I think that the Higher Education Commission is doing a commendable job, being an institution handling all higher education affairs in Pakistan. Every institute can improve itself and I have two suggestions for the HEC. Everyone knows that attestation of documents, for submission to foreign institutions for getting admission, is the job of HEC. Initially HEC was charging Rs 200 for each original and Rs100 for each photocopy attestation, which was within the reach of normal middle class students, now the cost has been raised to Rs 800 for each original and Rs 500 for each photocopy, which is unbearable for a disabled students like me. The increase in the attestation fee is dissuading many students from applying to foreign universities.

Second, in an interview, the chairman disclosed that the HEC is strictly observing provincial quota for awarding scholarships. Observing quota, and not merit, means a less competent student from any province with more seats is more likely to win scholarship than a deserving student from another place with a fewer seats. I would like to know if every kind of quota is observed, then why is there no quota for disabled persons? It seems that our privileged organizations, such as HEC (Higher Education Commission), which should have people with education and compassion and some international norms, are filled with illiterate landlords? When I asked an HEC official by email about the quota for the disabled, after many reminders, he replied that the HEC is an equal-opportunity institution. This is equal opportunity?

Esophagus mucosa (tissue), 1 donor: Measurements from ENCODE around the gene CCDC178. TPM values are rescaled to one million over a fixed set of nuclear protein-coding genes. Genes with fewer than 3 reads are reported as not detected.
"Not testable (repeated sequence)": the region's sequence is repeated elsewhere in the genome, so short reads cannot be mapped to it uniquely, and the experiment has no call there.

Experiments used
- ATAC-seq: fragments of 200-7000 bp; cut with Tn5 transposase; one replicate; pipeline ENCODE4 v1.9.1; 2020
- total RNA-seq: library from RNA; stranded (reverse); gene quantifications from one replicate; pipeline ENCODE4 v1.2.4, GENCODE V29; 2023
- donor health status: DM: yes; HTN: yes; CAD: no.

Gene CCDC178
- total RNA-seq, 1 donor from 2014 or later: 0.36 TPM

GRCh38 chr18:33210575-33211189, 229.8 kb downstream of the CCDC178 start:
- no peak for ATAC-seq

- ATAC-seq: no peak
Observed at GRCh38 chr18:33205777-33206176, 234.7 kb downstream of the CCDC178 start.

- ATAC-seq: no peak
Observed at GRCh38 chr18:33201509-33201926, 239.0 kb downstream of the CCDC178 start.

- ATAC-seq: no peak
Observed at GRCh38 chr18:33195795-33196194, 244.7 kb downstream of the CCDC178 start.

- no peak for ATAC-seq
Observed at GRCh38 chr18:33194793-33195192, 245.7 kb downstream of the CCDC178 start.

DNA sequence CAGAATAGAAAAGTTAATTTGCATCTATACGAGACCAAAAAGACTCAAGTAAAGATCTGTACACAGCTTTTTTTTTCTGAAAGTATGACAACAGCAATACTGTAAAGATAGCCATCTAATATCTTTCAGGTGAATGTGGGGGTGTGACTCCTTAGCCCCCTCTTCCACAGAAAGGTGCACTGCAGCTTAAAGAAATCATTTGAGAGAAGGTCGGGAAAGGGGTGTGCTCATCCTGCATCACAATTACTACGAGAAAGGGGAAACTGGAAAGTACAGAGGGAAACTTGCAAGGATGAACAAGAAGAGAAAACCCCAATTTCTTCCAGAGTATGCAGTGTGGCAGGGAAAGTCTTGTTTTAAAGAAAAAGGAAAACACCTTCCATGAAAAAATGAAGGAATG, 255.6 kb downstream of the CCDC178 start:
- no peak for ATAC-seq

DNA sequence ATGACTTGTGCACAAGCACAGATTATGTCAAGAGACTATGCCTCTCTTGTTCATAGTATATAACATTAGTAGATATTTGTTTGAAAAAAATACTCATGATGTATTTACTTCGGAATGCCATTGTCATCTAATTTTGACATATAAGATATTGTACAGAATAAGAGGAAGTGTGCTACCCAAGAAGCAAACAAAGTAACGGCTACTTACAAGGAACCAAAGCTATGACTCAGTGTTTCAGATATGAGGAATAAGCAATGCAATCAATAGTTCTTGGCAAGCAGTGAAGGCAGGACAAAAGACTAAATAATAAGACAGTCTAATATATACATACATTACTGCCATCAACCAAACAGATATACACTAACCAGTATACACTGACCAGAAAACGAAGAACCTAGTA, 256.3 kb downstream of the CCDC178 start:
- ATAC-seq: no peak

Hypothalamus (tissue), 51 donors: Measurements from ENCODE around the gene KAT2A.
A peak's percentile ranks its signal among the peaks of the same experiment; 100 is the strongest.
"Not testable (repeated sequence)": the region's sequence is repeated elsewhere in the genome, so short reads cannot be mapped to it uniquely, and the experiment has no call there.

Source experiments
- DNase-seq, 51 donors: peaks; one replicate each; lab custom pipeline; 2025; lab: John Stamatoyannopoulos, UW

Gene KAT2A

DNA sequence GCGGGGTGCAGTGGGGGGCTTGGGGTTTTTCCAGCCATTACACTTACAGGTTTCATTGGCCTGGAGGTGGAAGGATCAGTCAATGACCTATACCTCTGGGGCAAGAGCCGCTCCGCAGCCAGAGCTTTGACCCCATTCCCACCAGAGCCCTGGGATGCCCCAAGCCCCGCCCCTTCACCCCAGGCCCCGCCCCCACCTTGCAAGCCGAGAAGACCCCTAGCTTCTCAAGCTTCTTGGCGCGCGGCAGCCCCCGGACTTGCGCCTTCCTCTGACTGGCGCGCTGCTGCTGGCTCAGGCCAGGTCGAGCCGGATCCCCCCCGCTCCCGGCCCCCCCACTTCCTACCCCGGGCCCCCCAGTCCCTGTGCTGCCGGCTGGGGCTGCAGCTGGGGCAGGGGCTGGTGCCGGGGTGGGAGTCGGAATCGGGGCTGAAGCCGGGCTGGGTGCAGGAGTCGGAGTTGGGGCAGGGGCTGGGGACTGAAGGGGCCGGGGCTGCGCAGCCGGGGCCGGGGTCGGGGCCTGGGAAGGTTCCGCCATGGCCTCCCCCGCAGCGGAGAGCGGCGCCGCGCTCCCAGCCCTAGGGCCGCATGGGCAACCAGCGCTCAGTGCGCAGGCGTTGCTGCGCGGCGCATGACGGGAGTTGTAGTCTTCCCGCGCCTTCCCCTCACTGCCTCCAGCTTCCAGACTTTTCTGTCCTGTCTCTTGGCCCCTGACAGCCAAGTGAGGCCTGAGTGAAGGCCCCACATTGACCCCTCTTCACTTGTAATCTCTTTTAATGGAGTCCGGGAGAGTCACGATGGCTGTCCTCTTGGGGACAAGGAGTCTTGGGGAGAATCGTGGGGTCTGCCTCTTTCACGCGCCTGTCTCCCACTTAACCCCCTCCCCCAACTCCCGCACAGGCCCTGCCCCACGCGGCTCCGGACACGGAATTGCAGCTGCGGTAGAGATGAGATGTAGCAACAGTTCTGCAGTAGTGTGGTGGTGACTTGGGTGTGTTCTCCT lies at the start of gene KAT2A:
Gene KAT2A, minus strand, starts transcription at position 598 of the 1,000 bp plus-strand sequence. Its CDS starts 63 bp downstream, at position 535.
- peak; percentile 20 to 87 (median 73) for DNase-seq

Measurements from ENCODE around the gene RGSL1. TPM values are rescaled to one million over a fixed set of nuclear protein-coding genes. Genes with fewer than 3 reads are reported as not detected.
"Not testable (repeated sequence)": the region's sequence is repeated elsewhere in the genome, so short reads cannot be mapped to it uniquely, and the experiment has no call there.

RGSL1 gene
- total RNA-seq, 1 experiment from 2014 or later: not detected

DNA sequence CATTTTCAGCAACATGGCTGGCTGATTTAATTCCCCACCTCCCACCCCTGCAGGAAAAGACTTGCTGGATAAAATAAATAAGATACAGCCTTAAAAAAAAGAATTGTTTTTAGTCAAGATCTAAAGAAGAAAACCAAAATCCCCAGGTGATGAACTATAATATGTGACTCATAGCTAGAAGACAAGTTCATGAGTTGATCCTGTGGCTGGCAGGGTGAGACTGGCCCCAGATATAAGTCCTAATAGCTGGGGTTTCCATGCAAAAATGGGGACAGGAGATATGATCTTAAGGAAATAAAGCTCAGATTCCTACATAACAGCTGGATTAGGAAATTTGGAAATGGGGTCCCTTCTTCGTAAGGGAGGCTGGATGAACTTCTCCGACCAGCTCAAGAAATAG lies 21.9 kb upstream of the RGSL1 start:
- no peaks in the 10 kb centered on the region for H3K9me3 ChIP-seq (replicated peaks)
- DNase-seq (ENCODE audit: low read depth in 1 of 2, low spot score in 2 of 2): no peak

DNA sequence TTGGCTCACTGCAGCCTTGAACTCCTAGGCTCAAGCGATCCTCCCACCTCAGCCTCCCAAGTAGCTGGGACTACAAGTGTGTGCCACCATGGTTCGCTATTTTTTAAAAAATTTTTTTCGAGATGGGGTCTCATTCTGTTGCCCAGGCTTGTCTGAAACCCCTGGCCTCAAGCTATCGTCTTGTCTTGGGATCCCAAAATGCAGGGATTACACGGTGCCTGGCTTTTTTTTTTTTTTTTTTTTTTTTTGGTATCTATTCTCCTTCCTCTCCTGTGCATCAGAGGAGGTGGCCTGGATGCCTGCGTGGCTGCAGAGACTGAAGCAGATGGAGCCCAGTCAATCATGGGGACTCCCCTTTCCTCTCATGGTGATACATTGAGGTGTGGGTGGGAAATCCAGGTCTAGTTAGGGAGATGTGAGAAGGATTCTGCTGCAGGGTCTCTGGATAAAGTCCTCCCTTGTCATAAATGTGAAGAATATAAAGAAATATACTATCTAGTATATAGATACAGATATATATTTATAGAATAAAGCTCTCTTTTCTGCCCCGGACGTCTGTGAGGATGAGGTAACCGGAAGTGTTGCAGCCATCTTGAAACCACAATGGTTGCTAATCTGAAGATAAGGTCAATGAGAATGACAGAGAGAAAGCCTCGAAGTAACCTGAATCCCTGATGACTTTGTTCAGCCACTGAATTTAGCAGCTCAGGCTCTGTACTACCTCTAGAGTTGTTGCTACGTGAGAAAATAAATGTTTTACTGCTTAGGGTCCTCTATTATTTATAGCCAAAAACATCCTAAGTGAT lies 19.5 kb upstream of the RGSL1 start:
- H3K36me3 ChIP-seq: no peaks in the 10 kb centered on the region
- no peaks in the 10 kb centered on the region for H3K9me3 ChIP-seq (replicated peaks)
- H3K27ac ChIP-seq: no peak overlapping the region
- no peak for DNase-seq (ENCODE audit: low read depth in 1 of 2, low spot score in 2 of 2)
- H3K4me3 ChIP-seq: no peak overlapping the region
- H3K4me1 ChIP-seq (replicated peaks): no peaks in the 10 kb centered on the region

It is astonishing that the HEC thinks of equal opportunity when it relates to the disabled quota, and relaxations like age but at the same time even jobs in the HEC are given on a provincial quota basis. I did my post-graduation from the University of Karachi and passed my examinations with distinction (stood second). My precious years of life were wasted in going daily to the Civil Hospital for physiotherapy.

Now when it is time for the society to helping me, I am not eligible for even applying in an open competition for recent overseas scholarships, on the ground of being overage, though I lost my precious years in rehabilitation due to the casual behaviour of hospital staff that was on strike. This too was not my fault. This is the story of every disabled student who fortunately has been able to mange to get higher education in Pakistan.

I request the HEC Chairman and other concerned authorities that if a separate quota cannot be reserved, then a 10 years age relaxation should be given to disabled persons to enable them to participate in open competition. Also, the HEC should reduce this huge amount of attestation fee.


Karachi, May 15.